Probiotics 'effective under certain circumstances', but not a panacea

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Australian research has shown the power of probiotics to help Type 2 diabetics lose weight, but experts warn they're not a 'magic bullet cure' for many health and gut-related issues.

In October 2015, David Burns weighed roughly 110kg and was diagnosed as Type 2 diabetic. “I call myself a sugar addict … if I could survive off it, I would,” he says.

David knew he was pre-diabetic for years, but it wasn’t until he got involved in a new pilot trial at the University of Sydney that he officially knew he was insulin-resistant.

“I took [being diagnosed as] Type 2 to be a slap in the face. I didn’t want to be at a point of insulin-resistance and the medical problems that come with it … to me it was serious," he says. "I needed to do something then and there.”

The trial was that of Medlab director of research and Professor of Medicine, Luis Vitetta, and Professor Ian Carterson, alongside PhD student Talia Palacios, and it involved a series of diet and lifestyle changes as well as taking a probiotic.

“We wanted to see if we could administer a multi-strain probiotic … to prevent the progression and control of Type two diabetes and the [adverse] metabolic markers that come with it," Professor Vitetta explains.

David had heard of probiotics but had no idea what to expect. Eighteen months down the track, he has reversed his diabetes and weighs in at 80 kilograms. The first 25 kilograms came off in two months.

David's weight loss transformation
David's weight loss transformation, in (L-R): April 2015; February 2016; and April 2017
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The double-blind, placebo-controlled trial was conducted over twelve weeks with sixty pre-, and recently-diagnosed Type 2 diabetics. Split into two groups, participants prescribed medication (Metformin) were included in both groups and started low-intensity physical activity with good nutritional practice.

“Both groups adhered to the lifestyle changes and one group administered probiotics, and the other group administered  a placebo instead. So, they have the same requirements but only half are getting the placebo,” Professor Vitetta clarifies.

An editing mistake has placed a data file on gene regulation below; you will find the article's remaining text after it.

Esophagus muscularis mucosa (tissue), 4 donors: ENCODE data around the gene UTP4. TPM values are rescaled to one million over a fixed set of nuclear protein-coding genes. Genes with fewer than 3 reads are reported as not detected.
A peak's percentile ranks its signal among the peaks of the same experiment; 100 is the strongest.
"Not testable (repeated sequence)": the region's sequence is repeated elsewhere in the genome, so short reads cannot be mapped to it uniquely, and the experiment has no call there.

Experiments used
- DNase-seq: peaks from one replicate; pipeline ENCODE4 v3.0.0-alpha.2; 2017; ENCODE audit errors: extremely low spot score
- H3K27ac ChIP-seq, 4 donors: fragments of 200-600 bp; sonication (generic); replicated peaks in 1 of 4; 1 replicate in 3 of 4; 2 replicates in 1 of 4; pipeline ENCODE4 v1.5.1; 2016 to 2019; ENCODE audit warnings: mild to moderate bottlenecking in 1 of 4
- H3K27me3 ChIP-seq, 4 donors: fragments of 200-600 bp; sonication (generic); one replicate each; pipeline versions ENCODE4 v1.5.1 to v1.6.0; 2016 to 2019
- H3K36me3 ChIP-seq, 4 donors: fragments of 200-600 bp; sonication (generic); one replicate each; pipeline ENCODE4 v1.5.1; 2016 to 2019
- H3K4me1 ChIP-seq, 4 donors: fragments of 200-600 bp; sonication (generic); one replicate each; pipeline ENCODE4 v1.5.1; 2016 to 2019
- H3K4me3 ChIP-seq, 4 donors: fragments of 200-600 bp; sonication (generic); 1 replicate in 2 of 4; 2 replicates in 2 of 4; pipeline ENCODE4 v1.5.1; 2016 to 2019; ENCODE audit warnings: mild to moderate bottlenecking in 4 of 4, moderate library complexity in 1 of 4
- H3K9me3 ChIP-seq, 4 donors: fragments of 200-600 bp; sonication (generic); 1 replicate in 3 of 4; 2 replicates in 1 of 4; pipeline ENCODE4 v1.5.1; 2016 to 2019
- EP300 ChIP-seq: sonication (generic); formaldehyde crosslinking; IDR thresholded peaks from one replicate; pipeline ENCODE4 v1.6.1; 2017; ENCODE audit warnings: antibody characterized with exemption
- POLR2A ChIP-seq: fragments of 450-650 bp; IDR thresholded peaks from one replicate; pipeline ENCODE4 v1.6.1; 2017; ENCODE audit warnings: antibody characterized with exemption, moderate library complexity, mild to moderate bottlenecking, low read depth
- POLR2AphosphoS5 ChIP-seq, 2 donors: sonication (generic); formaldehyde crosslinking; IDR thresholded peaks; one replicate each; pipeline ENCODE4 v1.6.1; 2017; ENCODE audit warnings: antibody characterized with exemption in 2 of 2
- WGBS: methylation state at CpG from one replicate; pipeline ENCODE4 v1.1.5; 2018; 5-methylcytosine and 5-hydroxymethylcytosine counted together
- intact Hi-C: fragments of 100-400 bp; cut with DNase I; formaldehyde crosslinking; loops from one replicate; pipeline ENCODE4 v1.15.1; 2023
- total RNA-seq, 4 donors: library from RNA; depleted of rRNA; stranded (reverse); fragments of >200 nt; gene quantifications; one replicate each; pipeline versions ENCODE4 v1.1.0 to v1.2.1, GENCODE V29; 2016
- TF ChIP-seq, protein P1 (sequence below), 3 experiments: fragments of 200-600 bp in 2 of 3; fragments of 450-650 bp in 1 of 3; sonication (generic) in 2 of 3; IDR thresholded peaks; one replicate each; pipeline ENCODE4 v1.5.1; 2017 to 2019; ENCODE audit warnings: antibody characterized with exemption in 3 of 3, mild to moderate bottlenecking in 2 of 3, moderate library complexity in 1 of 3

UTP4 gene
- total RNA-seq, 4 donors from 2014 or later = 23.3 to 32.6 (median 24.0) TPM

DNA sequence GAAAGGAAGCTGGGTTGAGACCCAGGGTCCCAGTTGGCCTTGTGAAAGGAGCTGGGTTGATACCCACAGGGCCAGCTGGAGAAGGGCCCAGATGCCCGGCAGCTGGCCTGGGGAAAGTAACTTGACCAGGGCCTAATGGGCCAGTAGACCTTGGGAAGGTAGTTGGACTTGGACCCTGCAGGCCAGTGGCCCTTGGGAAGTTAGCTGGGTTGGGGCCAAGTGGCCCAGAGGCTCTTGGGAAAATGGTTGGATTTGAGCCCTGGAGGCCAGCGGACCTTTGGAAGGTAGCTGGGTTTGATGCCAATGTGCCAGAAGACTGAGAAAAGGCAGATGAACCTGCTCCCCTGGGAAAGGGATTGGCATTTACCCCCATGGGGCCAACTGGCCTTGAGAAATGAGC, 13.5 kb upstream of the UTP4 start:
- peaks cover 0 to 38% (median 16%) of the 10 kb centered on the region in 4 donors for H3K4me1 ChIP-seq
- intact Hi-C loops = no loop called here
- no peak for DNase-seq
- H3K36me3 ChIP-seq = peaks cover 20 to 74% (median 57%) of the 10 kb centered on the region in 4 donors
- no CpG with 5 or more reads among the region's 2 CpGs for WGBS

While data is still being analysed, he says the results are very strong as diabetic markers for the probiotic group improved significantly faster than those who were given the placebo.

“When you are pre-diabetic, I truly believe that if one makes lifestyle changes and also takes a probiotic with evidence attached, one can reverse the onset and save millions for the health care system and improve the lives of these people.”

Probiotics were first identified more than 100 years ago as live microorganisms thought to provide a health benefit to the host organism - or the person taking them. 

They are commonly consumed as part of fermented foods with specially-added, active live cultures, such as in yoghurt, or as dietary supplements in the form of tablets or capsules.

Consumers are offered a wide range of choices regarding the probiotics they can purchase and the forms they come in. Professor Vitetta says while probiotics are safe, it is highly unlikely the ones you buy off the shelf at the supermarket are doing anything at all.

Associate Professor Andrew Holmes, from Sydney’s Charles Perkins Centre, agrees. Appearing on this week’s Insight exploring gut health, he says probiotics will be useful where you’re missing the specific benefit a particular probiotic offers to replenish, but they won’t help if you’re generally healthy in that area to begin with.

“There’s no particular risk in taking them,” he tells Insight’s Jenny Brockie, “but you shouldn’t be taking them thinking that it’s going to be a magic bullet cure, because the way the gut works is far more complex." 

A probiotic is … not a panacea, but an adjunctive medicine; effective under certain circumstances.

The team at the University of Sydney and Medlab spent two years researching probiotic species in a medical lab, before coming up with their winning probiotic formula.

So while Professor Vitetta has high hopes for their potential, he is quick to stress that at this stage, probiotics are not a fix-all solution, “A probiotic is … not a panacea, but an adjunctive medicine; effective under certain circumstances”.

David was given the real (probiotic) deal and with his modified diet and a short walk every day, he’s feeling healthier than ever. “Diet was the biggest change," he says. "I cut all sugary food out and I’m eating correct foods and measuring … the right quantities.”

He’s on a new path now and he’s sticking to it.

Watch the full episode of Gut Feeling 

Source Insight